We Always Knew Whisky Was Gluten-Free, But Now It’s Official

A somewhat confusing aspect of whisky consumption is whether the drink can be considered gluten-free. Whisky is certainly made from grains containing gluten like wheat, rye, and barley, but after undergoing distillation, can it still be harmful to people with celiac disease, or those sticking to a gluten-free diet? The conventional wisdom says no, and in August, the Food and Drug Administration (FDA) agreed, acknowledging that distillation removes gluten as the protein does not vaporize in the still.

Previously, only spirits made from naturally gluten-free products such as grapes or potatoes could be labeled as gluten-free, but with this new ruling, which went into effect on Sept. 14, whiskies would now be able to print “gluten-free” on their labels—if the Alcohol and Tobacco Tax and Trade Bureau (TTB) agreed to align its policy.

Luckily, it did. Almost two months after that initial FDA ruling, the TTB announced on Oct. 13, that it’s revising the policy to “to allow the term ‘gluten-free’ for distilled spirits distilled from gluten-containing grains as long as good manufacturing practices are followed that prevent the introduction of any gluten-containing material into the final product.” Whisky makers don’t have to list their product as gluten-free, but may now do so if they wish.

The Cost of Change

For the whisky drinker, the new ruling means potentially more information on a label. Those suffering from celiac disease are often comforted by the presence of the term “gluten-free,” but it may take some time for whisky companies to adopt the language into their branding.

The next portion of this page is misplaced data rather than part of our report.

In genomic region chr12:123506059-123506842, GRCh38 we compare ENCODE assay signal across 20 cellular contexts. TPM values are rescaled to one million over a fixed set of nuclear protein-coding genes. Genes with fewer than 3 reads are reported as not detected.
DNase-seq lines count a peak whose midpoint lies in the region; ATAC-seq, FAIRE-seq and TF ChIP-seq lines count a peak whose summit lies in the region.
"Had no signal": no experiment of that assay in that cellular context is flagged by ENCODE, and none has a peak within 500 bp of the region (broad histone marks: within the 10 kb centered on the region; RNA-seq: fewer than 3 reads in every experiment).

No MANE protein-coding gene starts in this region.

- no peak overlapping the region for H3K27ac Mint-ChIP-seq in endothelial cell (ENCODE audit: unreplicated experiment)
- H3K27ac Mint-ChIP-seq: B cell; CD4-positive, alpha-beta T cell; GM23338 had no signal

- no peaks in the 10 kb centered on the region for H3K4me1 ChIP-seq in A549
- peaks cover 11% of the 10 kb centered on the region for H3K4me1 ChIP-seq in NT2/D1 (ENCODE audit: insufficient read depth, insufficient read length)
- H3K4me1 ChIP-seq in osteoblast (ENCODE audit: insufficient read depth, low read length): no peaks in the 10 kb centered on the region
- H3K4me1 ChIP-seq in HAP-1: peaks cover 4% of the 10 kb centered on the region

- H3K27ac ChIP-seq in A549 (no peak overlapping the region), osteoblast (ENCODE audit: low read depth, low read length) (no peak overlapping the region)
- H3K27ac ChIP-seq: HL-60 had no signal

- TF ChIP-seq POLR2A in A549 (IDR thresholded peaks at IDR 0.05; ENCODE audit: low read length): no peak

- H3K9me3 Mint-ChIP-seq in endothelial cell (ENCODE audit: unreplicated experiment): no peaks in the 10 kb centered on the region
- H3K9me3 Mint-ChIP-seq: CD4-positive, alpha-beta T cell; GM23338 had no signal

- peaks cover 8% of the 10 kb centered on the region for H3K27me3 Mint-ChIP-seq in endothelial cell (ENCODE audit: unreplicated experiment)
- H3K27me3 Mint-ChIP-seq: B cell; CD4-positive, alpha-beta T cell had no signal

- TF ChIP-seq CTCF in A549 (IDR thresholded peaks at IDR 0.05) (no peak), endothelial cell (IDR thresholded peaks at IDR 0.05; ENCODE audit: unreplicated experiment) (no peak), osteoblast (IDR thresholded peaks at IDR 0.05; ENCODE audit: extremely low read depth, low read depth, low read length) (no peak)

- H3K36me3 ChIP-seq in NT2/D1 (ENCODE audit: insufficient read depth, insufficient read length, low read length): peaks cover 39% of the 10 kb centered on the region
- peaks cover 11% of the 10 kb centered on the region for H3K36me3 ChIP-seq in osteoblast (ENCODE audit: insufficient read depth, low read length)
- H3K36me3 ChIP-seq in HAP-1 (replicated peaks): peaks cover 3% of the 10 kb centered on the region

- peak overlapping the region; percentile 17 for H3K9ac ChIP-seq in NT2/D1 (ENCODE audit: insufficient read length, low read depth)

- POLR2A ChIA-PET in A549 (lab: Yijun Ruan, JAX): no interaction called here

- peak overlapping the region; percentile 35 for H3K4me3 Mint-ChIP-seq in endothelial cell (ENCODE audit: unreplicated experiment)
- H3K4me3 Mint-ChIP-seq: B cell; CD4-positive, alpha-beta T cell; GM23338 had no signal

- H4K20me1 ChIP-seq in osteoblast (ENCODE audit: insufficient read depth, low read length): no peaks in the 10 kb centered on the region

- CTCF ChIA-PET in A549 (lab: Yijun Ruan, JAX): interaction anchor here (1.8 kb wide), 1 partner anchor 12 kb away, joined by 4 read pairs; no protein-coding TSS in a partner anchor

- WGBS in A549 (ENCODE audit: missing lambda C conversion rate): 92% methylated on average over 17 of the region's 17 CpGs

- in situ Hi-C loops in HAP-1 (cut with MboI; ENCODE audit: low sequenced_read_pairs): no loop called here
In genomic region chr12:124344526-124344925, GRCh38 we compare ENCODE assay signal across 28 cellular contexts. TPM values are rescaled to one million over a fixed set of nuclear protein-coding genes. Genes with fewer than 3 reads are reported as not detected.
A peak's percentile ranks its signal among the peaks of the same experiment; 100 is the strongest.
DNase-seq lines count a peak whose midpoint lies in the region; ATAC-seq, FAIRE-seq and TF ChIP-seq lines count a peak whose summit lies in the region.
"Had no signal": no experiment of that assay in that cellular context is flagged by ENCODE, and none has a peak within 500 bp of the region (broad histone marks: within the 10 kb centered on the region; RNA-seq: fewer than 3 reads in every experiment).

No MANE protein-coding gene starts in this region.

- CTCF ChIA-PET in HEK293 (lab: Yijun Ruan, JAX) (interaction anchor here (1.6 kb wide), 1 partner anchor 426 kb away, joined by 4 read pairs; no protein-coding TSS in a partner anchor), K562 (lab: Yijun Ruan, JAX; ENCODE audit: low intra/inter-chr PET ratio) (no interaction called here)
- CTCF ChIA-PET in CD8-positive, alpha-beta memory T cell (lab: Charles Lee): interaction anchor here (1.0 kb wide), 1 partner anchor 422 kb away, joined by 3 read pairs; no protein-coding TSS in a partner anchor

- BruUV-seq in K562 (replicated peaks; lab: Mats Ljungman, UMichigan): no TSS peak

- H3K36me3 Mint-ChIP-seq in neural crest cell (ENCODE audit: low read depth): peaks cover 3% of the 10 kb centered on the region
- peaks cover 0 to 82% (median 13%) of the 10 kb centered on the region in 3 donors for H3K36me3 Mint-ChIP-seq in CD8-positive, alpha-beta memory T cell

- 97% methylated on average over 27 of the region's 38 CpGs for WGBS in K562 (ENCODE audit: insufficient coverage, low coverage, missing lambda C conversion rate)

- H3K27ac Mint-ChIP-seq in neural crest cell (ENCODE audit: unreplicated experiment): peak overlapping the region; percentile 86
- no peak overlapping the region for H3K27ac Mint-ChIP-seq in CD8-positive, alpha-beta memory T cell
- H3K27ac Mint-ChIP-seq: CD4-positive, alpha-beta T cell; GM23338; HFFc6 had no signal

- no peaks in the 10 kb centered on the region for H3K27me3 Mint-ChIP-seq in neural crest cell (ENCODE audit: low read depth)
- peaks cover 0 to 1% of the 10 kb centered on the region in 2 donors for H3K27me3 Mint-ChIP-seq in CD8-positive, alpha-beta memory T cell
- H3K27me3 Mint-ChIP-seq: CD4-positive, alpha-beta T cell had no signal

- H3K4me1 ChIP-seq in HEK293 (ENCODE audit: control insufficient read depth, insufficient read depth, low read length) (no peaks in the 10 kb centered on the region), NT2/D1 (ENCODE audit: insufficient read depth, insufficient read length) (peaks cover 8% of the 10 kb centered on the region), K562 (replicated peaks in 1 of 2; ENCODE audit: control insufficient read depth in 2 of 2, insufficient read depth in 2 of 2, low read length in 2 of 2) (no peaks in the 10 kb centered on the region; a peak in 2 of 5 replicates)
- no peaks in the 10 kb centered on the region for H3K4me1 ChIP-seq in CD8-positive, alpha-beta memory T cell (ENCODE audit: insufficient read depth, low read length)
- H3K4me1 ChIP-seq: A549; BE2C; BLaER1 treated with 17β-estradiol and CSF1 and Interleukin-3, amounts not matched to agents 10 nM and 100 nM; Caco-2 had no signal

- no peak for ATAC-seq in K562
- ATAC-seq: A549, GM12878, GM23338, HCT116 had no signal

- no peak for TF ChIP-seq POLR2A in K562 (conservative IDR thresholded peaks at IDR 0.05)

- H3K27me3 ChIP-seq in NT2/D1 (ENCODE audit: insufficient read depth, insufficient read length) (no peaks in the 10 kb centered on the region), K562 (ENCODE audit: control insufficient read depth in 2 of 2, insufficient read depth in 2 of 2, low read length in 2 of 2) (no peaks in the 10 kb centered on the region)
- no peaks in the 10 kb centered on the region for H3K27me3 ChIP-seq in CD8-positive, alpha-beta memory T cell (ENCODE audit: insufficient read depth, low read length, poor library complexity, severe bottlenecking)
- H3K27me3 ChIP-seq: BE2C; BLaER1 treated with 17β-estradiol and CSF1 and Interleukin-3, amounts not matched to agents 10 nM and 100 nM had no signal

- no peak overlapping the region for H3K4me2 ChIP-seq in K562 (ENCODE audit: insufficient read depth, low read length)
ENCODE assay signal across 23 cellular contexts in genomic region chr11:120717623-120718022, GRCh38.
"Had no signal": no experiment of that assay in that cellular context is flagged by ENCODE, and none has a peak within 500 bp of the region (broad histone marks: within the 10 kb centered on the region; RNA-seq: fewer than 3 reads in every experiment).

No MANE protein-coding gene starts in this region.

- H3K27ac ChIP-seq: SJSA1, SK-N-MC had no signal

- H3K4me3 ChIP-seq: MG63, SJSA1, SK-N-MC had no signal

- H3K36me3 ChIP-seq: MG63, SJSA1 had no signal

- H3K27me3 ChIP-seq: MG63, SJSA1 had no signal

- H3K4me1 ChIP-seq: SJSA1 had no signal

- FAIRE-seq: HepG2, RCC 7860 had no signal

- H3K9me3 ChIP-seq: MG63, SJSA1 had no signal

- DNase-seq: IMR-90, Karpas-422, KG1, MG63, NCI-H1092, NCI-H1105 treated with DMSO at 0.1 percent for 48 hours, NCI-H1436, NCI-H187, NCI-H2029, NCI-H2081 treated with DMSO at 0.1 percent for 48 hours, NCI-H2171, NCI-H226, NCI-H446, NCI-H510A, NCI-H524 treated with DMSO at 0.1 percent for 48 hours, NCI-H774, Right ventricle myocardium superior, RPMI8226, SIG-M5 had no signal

“There are a lot of considerations around changing and adding ‘gluten-free,’ from the cost of adding it to our existing labels to logistics,” says Eric Jett, head distiller at Distillery 291 in Colorado. “Will we have to get every one of our labels reapproved with new COLAs [TTB-issued certificates of label approval or exemption]?” Jett also is concerned that slapping the term onto every whiskey label could potentially dilute its meaning, but adds that if Distillery 291 does decide to include it, the company will print it on the back label rather than the front.

Koval Distillery in Chicago has been advertising its use of “gluten-free ingredients” for years, but because of the TTB’s previous policy, has never made any specific claim about its spirits being gluten-free. “Given this ruling, we hope to be able to communicate that distilled spirits, in general, are gluten-free, but I doubt we would change our labeling,” says Koval co-founder and president Sonat Birnecker Hart. “I do think that this ruling will make some people who have steered clear of whiskey in the past more comfortable.”

So while the federal government is finally willing to recognize whisky as a gluten-free spirit, the cost of clearing and printing new labels may be too cumbersome for some whisky brands to take on. But sharp-witted whisky lovers may find solace in knowing that whisky—and all distilled spirits—are indeed gluten-free, and if anyone questions them, they can point to the FDA’s new ruling as evidence.

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